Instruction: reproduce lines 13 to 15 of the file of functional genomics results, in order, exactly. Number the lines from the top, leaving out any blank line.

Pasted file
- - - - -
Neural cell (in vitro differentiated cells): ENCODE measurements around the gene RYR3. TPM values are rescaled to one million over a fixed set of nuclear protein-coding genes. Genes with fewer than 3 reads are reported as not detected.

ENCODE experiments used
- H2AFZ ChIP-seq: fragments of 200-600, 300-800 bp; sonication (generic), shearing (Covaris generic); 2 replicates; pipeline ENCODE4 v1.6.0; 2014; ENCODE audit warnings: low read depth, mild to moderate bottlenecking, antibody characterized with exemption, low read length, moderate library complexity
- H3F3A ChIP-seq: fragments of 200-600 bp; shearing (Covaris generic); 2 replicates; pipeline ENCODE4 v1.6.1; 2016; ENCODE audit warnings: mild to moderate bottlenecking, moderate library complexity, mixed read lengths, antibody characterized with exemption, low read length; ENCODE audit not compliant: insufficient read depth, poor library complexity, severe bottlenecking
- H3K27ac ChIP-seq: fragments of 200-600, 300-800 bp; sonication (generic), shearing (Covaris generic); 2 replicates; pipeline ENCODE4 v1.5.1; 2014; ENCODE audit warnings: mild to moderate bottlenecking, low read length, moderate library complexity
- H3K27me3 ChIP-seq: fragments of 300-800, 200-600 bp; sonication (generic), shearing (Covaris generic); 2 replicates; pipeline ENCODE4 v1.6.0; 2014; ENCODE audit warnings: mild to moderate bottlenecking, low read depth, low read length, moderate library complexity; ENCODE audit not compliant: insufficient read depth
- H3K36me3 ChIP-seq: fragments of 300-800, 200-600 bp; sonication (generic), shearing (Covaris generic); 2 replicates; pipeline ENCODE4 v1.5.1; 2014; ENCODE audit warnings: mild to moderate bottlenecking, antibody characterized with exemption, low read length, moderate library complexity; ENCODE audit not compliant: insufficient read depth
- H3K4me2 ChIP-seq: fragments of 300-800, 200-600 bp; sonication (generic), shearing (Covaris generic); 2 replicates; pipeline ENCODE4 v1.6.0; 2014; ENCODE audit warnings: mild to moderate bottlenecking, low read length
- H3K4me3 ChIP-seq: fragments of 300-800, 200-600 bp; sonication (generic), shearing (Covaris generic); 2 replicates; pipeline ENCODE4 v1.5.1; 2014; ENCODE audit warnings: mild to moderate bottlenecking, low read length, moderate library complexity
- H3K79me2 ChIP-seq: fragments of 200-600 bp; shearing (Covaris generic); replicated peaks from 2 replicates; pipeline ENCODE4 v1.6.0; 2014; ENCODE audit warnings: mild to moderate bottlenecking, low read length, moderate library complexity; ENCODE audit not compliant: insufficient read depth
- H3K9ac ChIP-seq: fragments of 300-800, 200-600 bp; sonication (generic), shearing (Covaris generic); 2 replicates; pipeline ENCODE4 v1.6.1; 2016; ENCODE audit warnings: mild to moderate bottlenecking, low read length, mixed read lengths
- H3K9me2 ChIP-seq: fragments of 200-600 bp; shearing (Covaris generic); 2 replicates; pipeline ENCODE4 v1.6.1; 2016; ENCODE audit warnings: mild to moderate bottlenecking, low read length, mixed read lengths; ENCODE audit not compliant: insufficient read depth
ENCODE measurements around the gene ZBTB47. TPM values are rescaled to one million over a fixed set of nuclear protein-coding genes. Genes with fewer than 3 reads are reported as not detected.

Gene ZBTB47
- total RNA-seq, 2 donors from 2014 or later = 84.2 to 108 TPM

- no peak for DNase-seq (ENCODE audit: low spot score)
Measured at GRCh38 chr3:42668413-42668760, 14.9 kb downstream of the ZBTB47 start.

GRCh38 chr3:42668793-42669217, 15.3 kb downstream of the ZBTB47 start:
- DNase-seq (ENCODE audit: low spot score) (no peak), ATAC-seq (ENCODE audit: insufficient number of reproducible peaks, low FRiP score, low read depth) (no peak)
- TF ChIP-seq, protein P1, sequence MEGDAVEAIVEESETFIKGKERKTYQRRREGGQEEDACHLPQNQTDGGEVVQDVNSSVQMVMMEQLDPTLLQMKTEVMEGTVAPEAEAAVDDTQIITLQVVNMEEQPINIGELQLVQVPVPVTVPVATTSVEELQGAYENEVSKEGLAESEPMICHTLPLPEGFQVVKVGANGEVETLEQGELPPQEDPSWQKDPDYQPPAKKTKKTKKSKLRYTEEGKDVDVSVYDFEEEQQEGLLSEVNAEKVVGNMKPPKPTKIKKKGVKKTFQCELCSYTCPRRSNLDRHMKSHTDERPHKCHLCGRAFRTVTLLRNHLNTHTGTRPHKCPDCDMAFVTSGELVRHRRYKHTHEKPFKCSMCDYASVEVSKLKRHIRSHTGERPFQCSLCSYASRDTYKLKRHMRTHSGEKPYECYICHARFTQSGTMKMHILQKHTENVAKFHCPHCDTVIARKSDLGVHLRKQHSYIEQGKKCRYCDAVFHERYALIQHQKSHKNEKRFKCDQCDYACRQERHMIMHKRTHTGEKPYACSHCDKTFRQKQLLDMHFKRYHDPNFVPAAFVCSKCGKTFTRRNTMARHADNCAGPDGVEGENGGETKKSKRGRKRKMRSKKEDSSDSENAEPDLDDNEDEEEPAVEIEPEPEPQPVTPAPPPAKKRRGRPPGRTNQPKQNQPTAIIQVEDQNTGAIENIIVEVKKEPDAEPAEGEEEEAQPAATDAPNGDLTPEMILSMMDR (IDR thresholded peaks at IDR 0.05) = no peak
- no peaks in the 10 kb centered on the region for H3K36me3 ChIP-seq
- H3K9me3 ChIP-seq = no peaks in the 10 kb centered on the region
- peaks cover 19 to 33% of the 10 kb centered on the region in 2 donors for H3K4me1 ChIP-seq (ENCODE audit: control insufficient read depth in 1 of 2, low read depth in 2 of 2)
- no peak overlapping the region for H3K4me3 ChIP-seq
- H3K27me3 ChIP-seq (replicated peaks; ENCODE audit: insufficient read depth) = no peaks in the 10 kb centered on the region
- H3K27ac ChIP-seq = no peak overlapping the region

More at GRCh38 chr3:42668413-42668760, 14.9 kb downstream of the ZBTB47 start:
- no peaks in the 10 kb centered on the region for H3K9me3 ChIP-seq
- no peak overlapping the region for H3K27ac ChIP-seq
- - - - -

ENCODE measurements around the gene ZBTB47. TPM values are rescaled to one million over a fixed set of nuclear protein-coding genes. Genes with fewer than 3 reads are reported as not detected.

Gene ZBTB47
- total RNA-seq, 2 donors from 2014 or later = 84.2 to 108 TPM